CT = Certificate of Title (not mere Certificate of Sale). So, more than 10 days after the sale date, you received a certificate of title. You are now the legal title holder of the property regardless of any possible other equitable interests if any (ex: prior consent liens, unpaid taxes, unpaid association dues, judgment liens, equitable claimants in possession, and tenants in possession). Assuming you did a sufficient search so that there are no other interests of record (i.e. liens of record, taxes, judgments), there may still be issues with the other category of equitable claimants. Are you sure it was the owner you spoke with and not a tenant? If a tenant, they may have rights to stay there for another 90 days. The Dodd-Frank Wall Street Reform and Consumer Protection Act (Dodd-Frank Act) changed the expiration date from December 31, 2012 to December 31, 2014. If the person was someone not a tenant, but living there under a claim of ownership, then it depends on whether they were served process or not as to whether they can be evicted. You might have to file for an ejectment. However, no one should be damaging the property and while you are the owner you have rights to claim vandalism and should. Nevertheless, you might not find the police very sympathetic or helpful under these facts. The person in possession would have to cause the damage first, and then you would be filing the complaint. The police will not likely act at all on that threat alone. You many need a civil injunction order to possibly prevent such bad acts. However, your next step is to ask the court for the writ of possession and brace yourself.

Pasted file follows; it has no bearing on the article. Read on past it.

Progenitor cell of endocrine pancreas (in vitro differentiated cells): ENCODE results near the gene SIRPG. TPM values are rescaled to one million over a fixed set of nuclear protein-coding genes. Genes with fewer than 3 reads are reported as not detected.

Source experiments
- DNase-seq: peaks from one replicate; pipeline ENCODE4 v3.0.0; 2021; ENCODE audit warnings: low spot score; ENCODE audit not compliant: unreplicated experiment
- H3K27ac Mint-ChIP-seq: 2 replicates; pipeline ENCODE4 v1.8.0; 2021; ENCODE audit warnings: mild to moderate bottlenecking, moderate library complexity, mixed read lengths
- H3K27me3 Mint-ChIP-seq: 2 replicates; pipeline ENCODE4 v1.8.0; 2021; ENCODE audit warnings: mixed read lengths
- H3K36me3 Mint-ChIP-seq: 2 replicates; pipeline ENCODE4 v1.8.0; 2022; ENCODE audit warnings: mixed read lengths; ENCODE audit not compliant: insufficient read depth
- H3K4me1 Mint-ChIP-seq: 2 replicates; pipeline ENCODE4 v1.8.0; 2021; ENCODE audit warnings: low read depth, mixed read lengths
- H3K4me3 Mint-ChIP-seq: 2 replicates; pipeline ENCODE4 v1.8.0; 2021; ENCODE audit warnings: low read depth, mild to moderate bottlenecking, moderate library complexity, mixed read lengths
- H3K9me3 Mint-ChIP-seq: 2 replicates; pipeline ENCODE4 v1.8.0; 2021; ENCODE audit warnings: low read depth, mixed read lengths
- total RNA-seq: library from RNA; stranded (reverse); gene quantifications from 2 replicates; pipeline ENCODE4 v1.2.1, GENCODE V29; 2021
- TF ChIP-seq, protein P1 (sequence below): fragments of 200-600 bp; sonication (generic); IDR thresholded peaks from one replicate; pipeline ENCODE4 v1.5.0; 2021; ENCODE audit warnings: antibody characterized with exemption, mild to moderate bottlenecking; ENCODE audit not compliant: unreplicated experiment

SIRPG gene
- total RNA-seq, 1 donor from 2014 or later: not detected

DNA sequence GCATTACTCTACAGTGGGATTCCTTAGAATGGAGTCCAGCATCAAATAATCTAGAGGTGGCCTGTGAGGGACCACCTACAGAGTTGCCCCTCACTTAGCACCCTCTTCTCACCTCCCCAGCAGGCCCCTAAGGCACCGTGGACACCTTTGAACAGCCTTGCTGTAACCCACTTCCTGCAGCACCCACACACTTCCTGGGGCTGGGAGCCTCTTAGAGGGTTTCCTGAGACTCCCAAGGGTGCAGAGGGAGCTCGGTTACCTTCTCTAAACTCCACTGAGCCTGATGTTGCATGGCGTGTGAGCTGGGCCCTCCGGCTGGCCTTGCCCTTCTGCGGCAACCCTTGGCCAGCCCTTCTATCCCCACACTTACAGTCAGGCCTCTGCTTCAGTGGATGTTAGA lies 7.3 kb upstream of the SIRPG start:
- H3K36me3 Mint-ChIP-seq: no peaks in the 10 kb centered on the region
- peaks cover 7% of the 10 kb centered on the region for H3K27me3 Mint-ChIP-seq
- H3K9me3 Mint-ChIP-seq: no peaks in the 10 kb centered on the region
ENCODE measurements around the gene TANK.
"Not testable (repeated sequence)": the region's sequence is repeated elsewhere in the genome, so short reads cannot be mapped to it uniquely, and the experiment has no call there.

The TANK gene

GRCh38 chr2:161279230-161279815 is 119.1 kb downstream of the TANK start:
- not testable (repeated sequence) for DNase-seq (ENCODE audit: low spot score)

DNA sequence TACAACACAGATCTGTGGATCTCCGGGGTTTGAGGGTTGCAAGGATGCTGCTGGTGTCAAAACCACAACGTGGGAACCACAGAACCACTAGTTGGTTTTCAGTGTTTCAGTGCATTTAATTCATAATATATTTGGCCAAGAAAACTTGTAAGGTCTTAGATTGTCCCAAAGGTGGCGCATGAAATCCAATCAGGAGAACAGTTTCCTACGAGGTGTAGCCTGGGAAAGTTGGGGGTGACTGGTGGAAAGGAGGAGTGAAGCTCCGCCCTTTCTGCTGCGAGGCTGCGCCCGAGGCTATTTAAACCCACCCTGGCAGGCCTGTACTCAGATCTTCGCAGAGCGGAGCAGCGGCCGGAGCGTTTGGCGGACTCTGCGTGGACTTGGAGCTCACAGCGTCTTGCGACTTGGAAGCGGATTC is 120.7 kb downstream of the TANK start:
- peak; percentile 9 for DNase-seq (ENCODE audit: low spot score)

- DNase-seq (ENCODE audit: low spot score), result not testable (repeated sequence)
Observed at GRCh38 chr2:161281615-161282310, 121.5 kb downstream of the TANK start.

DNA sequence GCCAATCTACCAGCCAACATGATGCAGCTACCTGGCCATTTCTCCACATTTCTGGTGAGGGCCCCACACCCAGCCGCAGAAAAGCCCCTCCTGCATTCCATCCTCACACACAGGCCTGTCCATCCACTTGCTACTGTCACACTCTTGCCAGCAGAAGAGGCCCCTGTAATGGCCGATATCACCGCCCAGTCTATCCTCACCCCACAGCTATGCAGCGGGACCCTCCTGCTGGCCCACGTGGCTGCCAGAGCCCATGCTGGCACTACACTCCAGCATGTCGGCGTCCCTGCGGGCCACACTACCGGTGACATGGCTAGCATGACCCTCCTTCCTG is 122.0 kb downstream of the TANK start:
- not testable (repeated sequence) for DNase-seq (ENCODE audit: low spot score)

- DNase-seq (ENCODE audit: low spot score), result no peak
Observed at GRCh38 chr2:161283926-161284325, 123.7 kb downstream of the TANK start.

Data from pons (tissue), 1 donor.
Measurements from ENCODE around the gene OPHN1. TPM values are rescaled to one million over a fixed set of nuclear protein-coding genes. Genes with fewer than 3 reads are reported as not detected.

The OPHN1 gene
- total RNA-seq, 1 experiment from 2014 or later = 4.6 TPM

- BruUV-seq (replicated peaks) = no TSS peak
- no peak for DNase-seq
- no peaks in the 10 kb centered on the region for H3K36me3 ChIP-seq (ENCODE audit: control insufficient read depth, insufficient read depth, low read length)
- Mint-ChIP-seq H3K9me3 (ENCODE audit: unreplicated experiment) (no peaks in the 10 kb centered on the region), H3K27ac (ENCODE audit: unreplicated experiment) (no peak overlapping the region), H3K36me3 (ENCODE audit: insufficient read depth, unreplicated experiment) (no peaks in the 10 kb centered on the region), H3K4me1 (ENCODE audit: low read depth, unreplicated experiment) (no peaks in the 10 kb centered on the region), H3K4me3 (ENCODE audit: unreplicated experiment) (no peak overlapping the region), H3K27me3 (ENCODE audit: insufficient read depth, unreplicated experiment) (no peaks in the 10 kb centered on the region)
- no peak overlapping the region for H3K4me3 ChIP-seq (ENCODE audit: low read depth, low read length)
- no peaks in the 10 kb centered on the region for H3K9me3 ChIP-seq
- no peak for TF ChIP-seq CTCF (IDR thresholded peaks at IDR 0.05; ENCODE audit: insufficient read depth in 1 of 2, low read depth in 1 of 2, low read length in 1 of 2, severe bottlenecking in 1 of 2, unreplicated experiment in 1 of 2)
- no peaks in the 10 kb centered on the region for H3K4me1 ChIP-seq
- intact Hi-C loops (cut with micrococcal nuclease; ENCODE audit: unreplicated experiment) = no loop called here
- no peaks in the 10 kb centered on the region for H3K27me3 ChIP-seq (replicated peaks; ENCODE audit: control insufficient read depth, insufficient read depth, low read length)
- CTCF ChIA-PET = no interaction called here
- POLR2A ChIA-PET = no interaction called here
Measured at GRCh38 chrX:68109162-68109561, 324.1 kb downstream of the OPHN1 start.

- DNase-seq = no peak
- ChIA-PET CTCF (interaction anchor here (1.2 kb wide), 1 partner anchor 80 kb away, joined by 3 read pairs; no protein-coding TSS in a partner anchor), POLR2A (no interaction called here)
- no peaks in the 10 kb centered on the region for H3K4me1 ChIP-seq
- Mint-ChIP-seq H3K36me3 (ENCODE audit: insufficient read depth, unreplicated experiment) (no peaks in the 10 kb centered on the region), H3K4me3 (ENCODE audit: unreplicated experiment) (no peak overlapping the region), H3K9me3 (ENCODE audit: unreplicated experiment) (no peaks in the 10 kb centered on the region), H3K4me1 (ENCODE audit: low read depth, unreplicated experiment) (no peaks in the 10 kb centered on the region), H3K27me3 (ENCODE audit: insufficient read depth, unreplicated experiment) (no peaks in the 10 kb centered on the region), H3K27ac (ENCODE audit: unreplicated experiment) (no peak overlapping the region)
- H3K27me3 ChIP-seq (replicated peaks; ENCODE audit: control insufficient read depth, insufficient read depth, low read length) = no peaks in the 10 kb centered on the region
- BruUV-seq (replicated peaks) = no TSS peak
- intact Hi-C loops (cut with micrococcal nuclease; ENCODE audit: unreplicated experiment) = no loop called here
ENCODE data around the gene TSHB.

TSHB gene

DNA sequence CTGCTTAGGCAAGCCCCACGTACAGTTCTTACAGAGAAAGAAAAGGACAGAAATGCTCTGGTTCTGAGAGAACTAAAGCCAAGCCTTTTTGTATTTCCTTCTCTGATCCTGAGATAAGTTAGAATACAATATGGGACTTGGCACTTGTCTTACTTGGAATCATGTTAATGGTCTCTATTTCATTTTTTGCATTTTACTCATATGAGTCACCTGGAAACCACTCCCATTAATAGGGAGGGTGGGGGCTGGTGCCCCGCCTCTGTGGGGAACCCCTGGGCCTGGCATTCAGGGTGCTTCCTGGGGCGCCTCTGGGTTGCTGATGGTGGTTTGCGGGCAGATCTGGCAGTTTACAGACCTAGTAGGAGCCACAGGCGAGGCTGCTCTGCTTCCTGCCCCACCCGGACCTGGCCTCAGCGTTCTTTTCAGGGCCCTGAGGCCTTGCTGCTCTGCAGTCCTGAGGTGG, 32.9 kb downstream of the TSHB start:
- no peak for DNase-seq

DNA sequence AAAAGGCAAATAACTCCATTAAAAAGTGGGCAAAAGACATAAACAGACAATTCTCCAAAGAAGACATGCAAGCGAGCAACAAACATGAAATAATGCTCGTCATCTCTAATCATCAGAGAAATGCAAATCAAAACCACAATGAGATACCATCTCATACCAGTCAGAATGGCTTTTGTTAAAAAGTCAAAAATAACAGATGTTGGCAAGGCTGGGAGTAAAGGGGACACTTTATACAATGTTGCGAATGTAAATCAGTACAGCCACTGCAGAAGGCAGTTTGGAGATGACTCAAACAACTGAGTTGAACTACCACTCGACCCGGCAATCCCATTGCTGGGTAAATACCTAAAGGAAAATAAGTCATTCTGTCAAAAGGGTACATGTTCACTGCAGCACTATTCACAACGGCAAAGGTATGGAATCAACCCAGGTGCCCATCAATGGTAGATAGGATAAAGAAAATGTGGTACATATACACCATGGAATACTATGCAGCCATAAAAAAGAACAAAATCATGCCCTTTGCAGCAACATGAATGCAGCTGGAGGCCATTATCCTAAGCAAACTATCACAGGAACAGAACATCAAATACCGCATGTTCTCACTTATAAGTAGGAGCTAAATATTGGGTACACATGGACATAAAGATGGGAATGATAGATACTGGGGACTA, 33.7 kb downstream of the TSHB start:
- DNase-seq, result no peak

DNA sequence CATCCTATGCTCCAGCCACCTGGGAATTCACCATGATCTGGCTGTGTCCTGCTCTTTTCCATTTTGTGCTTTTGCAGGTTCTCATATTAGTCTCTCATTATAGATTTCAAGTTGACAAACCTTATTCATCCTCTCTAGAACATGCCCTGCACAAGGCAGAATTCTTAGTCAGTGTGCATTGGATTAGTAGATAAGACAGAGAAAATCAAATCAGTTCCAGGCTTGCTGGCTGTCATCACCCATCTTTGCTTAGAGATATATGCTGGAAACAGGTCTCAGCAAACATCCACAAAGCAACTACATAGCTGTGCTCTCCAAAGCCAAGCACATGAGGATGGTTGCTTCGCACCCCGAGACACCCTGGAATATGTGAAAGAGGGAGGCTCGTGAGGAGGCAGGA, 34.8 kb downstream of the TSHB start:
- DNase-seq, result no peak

The law is complicated and although the facts expressed may seem to be all that is relevant, there may be many other important facts to consider. Also, the law is constantly undergoing change, so what may be correct today, may not be accurate tomorrow. Only a full consultation with an attorney experienced or knowledgeable in the specific legal subject matter is likely to result in the optimal course of action. My practice has entailed more than a 30 year span of many real estate, personal property, and bankruptcy issues. Find out more about me at: FloridaPropertyLitigation.com.
Attorney Russo gave a great answer.
I will add that you should go see a local landlord tenant lawyer or real estate attorney and find out if you can put in a motion for the Writ of Possession on the foreclosure case.
You should get a copy of the Final Judgment in the foreclosure case, that might answer a few questions.
If he is the former owner, you should be able to use the existing foreclosure case.
If the occupant is a tenant, you will have to give 90 days' notice that you purchased and are giving notice that he needs to move out in 90 days after receiving the notice. Send it certified mail and a copy regular mail. He will have to pay rent even during the 90 days.
Make an appointment today to get an attorney.
The attorney should be able to put in a motion to stop the occupant from taking or destroying the property and fixtures.
You may wish to give notice that you are entering to do an inspection, as well.
Take lots of pictures.
I agree with both of the answers, the only thing I would add is that calling the police to keep the peace when the person is finally forced to leave the property is always a good idea. In fact, that is the reason why it is the police that serves the writ of possession.